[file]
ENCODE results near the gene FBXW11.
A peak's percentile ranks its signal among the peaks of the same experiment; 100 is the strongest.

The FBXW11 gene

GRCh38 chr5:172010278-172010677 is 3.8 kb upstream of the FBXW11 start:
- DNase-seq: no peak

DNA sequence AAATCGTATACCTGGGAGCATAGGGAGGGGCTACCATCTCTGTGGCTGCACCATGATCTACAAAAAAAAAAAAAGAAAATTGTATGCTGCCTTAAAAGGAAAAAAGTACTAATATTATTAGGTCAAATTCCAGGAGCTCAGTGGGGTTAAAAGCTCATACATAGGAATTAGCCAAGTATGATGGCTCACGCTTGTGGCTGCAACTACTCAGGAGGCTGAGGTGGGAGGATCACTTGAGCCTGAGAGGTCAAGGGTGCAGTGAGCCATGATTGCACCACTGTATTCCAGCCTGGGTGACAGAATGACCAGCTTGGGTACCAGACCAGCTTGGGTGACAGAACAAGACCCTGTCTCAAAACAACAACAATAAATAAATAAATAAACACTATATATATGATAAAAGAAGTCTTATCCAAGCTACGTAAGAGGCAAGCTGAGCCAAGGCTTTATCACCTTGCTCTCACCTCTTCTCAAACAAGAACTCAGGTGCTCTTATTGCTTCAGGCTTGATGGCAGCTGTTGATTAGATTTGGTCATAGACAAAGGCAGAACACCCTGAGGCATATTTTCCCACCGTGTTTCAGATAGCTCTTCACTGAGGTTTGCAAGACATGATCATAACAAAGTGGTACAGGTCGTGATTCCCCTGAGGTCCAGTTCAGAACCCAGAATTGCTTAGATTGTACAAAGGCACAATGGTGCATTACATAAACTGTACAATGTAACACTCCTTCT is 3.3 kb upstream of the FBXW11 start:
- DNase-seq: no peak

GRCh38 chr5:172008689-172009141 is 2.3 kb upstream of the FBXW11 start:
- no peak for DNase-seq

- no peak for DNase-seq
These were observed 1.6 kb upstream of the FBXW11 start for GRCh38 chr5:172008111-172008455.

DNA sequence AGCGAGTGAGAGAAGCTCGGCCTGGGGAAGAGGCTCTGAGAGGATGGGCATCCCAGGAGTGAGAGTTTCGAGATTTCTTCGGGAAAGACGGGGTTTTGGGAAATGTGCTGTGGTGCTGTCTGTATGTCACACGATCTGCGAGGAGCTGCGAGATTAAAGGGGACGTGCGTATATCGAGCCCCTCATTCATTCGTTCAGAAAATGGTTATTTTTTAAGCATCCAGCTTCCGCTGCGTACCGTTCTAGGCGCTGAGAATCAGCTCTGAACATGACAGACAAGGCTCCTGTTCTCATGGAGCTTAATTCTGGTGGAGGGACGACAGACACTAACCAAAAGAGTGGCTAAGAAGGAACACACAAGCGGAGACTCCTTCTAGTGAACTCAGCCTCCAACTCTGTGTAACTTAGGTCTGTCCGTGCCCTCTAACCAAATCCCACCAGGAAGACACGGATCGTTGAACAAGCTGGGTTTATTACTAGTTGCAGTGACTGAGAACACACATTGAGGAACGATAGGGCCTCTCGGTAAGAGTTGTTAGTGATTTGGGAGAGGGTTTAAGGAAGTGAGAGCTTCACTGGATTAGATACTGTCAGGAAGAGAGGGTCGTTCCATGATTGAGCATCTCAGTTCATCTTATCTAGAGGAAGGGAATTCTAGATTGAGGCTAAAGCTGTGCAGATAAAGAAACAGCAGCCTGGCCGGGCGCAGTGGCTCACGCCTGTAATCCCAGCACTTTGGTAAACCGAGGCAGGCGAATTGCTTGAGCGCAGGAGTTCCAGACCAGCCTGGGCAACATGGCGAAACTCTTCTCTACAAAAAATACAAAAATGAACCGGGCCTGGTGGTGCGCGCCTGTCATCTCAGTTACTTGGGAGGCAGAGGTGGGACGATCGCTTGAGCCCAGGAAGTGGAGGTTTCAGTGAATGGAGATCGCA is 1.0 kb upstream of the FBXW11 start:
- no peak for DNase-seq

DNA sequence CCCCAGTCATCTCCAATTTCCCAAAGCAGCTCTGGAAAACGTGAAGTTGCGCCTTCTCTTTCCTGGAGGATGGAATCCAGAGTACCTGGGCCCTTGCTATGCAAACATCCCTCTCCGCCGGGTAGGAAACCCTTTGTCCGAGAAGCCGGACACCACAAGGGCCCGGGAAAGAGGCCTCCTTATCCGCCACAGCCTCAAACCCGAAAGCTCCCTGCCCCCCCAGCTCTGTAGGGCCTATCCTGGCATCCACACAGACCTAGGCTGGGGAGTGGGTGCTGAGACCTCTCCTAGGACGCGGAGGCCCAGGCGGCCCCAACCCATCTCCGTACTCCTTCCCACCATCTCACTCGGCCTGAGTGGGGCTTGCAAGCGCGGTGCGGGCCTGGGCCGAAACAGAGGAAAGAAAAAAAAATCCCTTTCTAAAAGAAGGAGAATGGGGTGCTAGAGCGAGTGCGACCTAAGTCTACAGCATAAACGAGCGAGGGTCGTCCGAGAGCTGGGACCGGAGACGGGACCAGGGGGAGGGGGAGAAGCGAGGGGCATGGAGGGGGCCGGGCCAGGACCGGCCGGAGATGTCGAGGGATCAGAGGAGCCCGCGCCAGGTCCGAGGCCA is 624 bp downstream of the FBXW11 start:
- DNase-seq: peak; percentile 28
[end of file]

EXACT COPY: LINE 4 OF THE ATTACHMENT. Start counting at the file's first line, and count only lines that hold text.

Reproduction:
GRCh38 chr5:172010278-172010677 is 3.8 kb upstream of the FBXW11 start: